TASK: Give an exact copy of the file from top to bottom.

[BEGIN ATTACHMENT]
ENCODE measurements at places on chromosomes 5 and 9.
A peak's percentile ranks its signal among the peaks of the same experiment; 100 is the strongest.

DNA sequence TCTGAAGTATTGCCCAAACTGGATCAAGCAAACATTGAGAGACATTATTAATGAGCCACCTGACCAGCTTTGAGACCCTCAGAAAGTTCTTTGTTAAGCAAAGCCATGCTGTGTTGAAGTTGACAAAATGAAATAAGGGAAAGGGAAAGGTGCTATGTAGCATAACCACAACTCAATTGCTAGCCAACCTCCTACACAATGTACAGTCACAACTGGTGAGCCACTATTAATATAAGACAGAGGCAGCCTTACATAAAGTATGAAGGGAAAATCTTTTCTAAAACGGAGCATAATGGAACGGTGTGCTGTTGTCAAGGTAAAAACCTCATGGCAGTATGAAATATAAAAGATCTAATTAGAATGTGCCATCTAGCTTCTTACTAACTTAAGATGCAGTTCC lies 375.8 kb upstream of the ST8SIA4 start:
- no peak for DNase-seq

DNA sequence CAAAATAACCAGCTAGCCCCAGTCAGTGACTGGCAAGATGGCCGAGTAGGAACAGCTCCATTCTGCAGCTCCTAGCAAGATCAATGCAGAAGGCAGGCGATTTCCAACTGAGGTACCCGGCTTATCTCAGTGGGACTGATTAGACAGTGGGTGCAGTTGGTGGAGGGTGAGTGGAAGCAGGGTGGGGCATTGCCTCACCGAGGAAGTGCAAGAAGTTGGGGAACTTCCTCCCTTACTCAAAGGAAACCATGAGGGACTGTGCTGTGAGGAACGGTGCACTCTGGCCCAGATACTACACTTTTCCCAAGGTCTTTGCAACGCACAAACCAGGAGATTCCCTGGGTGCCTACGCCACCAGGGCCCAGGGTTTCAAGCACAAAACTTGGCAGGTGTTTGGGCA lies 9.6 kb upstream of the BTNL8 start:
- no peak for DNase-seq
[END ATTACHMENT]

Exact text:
ENCODE measurements at places on chromosomes 5 and 9.
A peak's percentile ranks its signal among the peaks of the same experiment; 100 is the strongest.

DNA sequence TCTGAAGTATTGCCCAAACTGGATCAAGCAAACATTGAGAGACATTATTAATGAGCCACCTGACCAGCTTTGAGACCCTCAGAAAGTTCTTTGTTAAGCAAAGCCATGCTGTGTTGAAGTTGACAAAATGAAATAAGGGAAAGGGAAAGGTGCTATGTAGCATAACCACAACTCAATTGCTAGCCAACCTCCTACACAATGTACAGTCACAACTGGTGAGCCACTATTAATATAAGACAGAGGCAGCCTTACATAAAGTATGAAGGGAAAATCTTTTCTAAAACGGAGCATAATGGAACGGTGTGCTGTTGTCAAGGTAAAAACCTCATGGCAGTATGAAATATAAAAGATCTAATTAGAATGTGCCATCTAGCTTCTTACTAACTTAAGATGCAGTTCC lies 375.8 kb upstream of the ST8SIA4 start:
- no peak for DNase-seq

DNA sequence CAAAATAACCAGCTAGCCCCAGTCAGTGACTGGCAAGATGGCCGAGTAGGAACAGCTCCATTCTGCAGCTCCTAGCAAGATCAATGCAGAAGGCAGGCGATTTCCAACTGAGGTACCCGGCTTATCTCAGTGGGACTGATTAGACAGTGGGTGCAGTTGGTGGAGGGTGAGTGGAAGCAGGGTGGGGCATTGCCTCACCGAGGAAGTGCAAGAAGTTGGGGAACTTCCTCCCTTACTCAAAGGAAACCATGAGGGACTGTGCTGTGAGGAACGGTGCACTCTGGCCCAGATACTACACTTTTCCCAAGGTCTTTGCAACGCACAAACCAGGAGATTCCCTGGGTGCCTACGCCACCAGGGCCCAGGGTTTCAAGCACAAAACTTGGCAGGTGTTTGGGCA lies 9.6 kb upstream of the BTNL8 start:
- no peak for DNase-seq